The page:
At the beginning of each run, you’re dropped into the same starting area, off of which every other level branches. You can’t access any of the other zones until you’ve beaten the previous area’s boss and acquired its upgrade, but there are a handful of side activities along the way. Small combat dungeons award new patches, but they stay thematically similar throughout each of the areas, only introducing harder-hitting enemies and a handful of new rooms. Likewise, gadget dungeons, which “teach” the player how to use their new unlocks, are a little brief and sometimes poorly designed. One of these, which unlocks the blueprint for a gadget that allows you to enter small whirlpools, consists entirely of choosing, at random, one of a number of whirlpools in a series of rooms (the incorrect whirlpool sends you back to the start). This dungeon has a one in 720 chance of being done correctly on your first try, and it’s just as frustrating as it sounds.
Three of the game’s five active-use gadgets fire projectiles. One fires a rail-gun-like beam, another fires a slow-moving orb, and another fires a medium-speed energy bolt. They all function nearly identically in combat (that is to say, they do light damage at from afar) and none of them are utilized in any interesting ways outside unlocking a few chests in the overworld. The only interesting gadget is a blimp-like missile that’s controlled like an RC-car. Unfortunately, this is overly-risky in combat, as it leaves you standing in place as it lumbers slowly toward a target.
Maybe the biggest flaw with Sparklite is the decision to make it a “rogue-lite” at all. Traipsing through the first area to each of the branching zones that follow is a chore that gets repeated on each death, and the ever-shifting layout only adds to the frustration. The gadgets and upgrades, while necessary to reach further zones, quickly left my memory besides a few use-case scenarios. They’re used a handful of times to earn more Sparklite, but never prove necessary in battle with the game’s tougher enemies or bosses, unlike the Zelda games from which Sparklite draws so much inspiration.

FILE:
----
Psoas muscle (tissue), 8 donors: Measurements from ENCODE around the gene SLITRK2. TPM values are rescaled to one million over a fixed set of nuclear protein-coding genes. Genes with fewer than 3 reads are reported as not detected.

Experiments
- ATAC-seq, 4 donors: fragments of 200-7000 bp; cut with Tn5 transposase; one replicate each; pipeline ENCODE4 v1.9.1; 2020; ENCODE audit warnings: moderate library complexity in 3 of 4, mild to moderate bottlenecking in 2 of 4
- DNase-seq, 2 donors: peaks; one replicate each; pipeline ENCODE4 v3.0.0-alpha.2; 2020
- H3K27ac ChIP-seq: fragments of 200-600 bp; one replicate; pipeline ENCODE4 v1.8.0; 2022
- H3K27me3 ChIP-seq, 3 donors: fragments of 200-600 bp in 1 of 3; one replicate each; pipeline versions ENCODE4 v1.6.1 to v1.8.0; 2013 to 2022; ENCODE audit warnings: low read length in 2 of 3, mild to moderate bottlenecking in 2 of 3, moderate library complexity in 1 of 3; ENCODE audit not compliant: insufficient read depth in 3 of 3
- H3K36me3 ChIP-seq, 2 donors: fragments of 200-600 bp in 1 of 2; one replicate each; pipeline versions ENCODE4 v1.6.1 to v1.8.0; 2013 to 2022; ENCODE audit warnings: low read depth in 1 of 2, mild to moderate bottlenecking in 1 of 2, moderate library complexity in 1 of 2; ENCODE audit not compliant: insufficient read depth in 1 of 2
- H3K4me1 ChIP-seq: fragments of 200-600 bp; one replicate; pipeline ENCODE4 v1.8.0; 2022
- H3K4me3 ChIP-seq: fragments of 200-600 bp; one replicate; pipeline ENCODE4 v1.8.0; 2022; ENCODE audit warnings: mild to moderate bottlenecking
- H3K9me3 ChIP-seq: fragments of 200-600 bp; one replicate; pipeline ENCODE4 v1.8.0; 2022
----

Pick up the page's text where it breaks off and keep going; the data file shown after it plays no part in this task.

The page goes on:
Surprisingly, I reached the final boss of Sparklite in just a few hours. The progression meant I’d upgraded my health, defense, and attack in the form of the game’s patch system, and had acquired all the gadgets on offer. I hadn’t upgraded the various stations around my base because, frankly, there had been little need. Running past enemies to avoid damage is a breeze, and once I found the boss at the end of each stage, their attacks were so easily avoided I bested them without issue. That is, until the final encounter, where the health pool was so large and attacks so devastating I had no choice but to go grind for more power.
That’s just as well, though, because I feel I’ve seen everything there is to see in Sparklite. The repetitive dungeons, middling combat, and lack of interesting upgrades just don’t do enough to raise this game above the countless others it imitates. Unless you’re a fiend for these types of games, this one is an easy pass.
This review is based on the PlayStation 4 version of the game. A copy was provided by Merge Games.
Sparklite is a safe, stock-standard rogue-lite RPG that attempts to mimic The Legend of Zelda, but never manages to emulate it. An otherwise brief journey that requires some samey exploration to prepare for late-game hurdles leaves this adventure feeling a little stale.